BEYOND THE GROOVES with Mike Scheidt of YOB

It’s always great to talk music and records with fellow Vinyl Junkies, especially with artists and others who are close to the medium we all love.  We recently chatted with Mike Scheidt of YOB, who are currently on tour in North America. He shared his thoughts on the industry, from the perspective of a touring artist, as well as some early vinyl memories.

What started it for you?  Was there a record that made you wanna strap on a guitar and make your living at it?

Yeah, well the “living” part is a good question, but definitely just to play. I was brought up with 70’s radio. My folks spun everything from Zeppelin to Doobie Brothers.  I was probably 12 when I got turned on to Maiden and Priest, also Dead Kennedys.  A lot of that punk and metal got me real excited about music.  I tried to take guitar lessons but I was horrible at it, so I quit. It wasn’t until I was probably 15… I had some buddies in a punk band and they blew my mind.  I’d never been that personally close to music. Seeing them play is what made me decide that I had to play as well.

How much do vinyl sales help a touring artist/band?

Quite a bit. At least half of what we do is vinyl merch sales, if not more. Vinyl easily accounts for most of our merch sales.

Do you remember the first record you bought with your own money?

Elton John’s “A Single Man”. My mother had a lot of Elton John records so I spun those a lot. The Greatest Hits is probably the one that I spun the most. When I was able to go out and buy my own records, that was the brand new Elton John record, so that’s the one I wanted to get. My folks weren’t into Black Sabbath or anything like that.  The heaviest we listened to is Led Zeppelin, I discovered Black Sabbath on my own.

Does this whole vinyl thing surprise you?

I think a lot of people are surprised at the resurgence and how powerful it is, but I’d be more surprised if it’s 8-tracks, right? With vinyl, there’s a lot of things about it that are very desirable, such as the larger artwork, the ritual, the sound. I think we start out by making sure (our albums) start out looking good on vinyl. Converting to cd or other formats works fine, so vinyl is more the consideration.

Indie versus major labels. Is there still a difference for an artist that, potentially, could sign a deal with a major label.

I think YOB is a more difficult listen that the majors would be into; we haven’t been courted by anyone like that. Even with the Pitchfork and Rolling Stone stuff, we’ve never been approached in that way and I don’t give it a lot of consideration. Obviously, the more money someone spends on you, the more they feel like they can tell you what to do with your art and your touring, and what to do to sell your record for them. With the majors, that’s maybe more of an issue than it is with the indies.  With indies too, though. It just depends on the scenario.  In either scenario, no one gets screwed by a deal they didn’t sign. It definitely feels like a very big leap that we’re not exactly ambitious towards.  In this day and age, the pie in the sky is a much more unrealistic goal than it’s ever been.  40 years ago, if we’d been written up in Rolling Stone they way we just were, we could have been superstars. Today, it’s an interesting kind of surprise and a nod, but it’s not changing our reality much. We’re still doing what we’re doing on our own terms. We’re not being courted by major labels or anything like that, and we’re content with that. We’re grateful for it, but we’re also inherently skeptical of it.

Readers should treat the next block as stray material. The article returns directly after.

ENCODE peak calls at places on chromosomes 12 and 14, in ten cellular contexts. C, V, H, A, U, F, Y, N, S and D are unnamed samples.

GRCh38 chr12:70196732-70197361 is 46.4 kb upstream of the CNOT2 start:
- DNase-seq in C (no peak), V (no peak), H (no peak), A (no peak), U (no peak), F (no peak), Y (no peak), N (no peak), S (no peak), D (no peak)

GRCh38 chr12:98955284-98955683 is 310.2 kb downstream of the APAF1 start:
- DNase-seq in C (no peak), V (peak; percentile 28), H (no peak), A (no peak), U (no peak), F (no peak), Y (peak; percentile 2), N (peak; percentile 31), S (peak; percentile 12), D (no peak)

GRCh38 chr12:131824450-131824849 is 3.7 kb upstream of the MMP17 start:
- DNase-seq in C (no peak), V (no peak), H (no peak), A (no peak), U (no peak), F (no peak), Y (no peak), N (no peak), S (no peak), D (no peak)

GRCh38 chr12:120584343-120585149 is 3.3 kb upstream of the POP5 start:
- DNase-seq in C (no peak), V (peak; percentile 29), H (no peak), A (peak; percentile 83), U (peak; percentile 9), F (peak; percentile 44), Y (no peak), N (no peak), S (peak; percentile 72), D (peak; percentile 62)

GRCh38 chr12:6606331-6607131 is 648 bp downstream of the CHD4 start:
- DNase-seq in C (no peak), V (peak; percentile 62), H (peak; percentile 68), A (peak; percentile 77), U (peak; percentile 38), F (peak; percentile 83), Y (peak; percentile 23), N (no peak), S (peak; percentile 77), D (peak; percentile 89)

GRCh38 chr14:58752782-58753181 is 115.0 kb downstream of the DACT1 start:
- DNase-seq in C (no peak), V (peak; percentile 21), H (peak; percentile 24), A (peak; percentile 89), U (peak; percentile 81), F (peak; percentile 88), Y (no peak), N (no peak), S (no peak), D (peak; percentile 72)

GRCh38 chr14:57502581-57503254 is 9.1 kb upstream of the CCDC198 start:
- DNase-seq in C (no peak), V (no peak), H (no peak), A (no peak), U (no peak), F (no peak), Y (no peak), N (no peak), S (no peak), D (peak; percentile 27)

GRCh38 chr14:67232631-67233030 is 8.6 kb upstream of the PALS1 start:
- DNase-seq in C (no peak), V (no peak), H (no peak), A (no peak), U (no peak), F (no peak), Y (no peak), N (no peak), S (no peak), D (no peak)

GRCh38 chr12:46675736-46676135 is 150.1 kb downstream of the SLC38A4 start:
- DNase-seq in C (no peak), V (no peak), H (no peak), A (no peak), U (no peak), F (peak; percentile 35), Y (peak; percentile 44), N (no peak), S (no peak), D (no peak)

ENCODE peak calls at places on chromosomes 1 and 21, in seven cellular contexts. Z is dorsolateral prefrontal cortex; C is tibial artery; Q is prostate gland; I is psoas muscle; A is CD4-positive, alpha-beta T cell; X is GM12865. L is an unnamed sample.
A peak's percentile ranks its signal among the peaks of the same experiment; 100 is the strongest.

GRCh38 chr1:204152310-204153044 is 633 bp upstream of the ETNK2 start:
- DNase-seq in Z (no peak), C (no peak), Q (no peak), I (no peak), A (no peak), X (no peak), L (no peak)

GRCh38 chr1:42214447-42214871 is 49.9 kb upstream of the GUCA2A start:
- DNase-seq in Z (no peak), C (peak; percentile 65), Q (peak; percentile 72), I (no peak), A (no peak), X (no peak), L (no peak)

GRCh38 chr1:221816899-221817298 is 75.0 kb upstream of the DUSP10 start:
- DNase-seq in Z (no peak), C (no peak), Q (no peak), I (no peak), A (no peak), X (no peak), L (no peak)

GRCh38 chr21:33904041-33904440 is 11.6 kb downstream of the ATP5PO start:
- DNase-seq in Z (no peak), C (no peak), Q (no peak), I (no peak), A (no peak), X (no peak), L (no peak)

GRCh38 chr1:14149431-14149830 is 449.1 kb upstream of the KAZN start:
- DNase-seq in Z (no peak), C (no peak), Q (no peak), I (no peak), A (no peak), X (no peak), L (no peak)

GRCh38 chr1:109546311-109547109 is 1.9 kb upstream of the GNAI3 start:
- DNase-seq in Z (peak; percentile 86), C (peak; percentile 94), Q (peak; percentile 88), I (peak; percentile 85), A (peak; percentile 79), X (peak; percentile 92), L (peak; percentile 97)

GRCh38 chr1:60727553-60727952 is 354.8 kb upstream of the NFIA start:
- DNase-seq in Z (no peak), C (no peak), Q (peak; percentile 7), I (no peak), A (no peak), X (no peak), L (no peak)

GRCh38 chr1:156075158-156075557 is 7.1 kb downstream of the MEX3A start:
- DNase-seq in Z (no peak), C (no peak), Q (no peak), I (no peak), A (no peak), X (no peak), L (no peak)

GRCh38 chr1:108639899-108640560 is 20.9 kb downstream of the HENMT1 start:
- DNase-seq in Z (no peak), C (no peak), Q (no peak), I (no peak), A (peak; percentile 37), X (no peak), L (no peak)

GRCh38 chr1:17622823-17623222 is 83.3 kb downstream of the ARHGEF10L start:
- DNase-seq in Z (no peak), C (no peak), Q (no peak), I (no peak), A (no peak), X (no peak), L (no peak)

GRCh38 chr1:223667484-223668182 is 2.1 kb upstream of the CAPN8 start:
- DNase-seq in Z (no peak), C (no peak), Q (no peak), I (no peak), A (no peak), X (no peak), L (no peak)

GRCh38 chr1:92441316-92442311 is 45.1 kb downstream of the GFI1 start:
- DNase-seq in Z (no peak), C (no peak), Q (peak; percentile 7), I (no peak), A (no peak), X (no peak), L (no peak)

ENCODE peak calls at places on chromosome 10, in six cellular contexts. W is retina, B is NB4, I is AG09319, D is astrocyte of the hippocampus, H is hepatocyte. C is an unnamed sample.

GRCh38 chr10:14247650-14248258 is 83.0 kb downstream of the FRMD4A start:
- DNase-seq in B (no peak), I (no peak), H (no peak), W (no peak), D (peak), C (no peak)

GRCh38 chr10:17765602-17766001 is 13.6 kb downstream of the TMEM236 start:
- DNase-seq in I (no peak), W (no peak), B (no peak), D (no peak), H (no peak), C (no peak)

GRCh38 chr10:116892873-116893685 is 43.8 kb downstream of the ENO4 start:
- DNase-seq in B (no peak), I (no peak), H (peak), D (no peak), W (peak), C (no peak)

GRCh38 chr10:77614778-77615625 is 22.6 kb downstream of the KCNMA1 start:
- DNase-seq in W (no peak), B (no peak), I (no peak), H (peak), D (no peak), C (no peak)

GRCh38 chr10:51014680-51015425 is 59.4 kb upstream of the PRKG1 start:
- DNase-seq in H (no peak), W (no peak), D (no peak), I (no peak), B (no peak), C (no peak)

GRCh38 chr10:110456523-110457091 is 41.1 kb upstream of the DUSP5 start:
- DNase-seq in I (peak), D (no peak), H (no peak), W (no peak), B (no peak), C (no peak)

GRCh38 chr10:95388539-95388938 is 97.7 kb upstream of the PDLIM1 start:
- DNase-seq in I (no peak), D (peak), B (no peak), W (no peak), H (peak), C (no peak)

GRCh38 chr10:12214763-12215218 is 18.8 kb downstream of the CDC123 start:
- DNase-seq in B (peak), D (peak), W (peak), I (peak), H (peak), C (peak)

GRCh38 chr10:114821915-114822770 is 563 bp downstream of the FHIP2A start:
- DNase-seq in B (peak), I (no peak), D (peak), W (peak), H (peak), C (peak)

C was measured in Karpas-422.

In your opinion, what makes a great album. A classic?

There has to be a soul that lives in the album, from beginning to end.  Great riffs, great players…that’s part of it, but that’s not IT. A great player doesn’t necessarily get to be on a great record, and great riffs don’t necessarily make great songs. There’s something in there, that personal magical moment in time…that is bigger than the mathematics of it.

Have you ever taken a chance on a record you knew nothing about?

I used to all the time, way before the internet age! Where you went in a record store and it was either something they were spinning in the store, or it was something your read about in a magazine but had no opportunity to hear it.  Or, you’re looking at the artwork and you’re going “well this looks really cool, I’m gonna check it out!”.  I took a risk on the first Sabbat record, History Of A Time To Come.  I liked the label (Noise Records) and knew they put out things that I liked, so I took a chance on it.

Is rock n’ roll dead?

No.  Absolutely not. Ab-solutely not.  No matter how jaded this time gets, there will always be room for a truly great rock n’ roll band. They do not have to reinvent the wheel in any way, except bring the vitality and dangerousness of life in music and it will capture people’s imaginations. Every time.

Check out YOB on their latest tour dates.  Plenty of vinyl is available at the merch table including “Clearing The Path To Ascend” which was voted as one of Rollling Stone magazine’s 20 best heavy metal albums of 2014. Mike and the guys will be happy to autograph your records for you and take photos.  Support the arts.  Hard.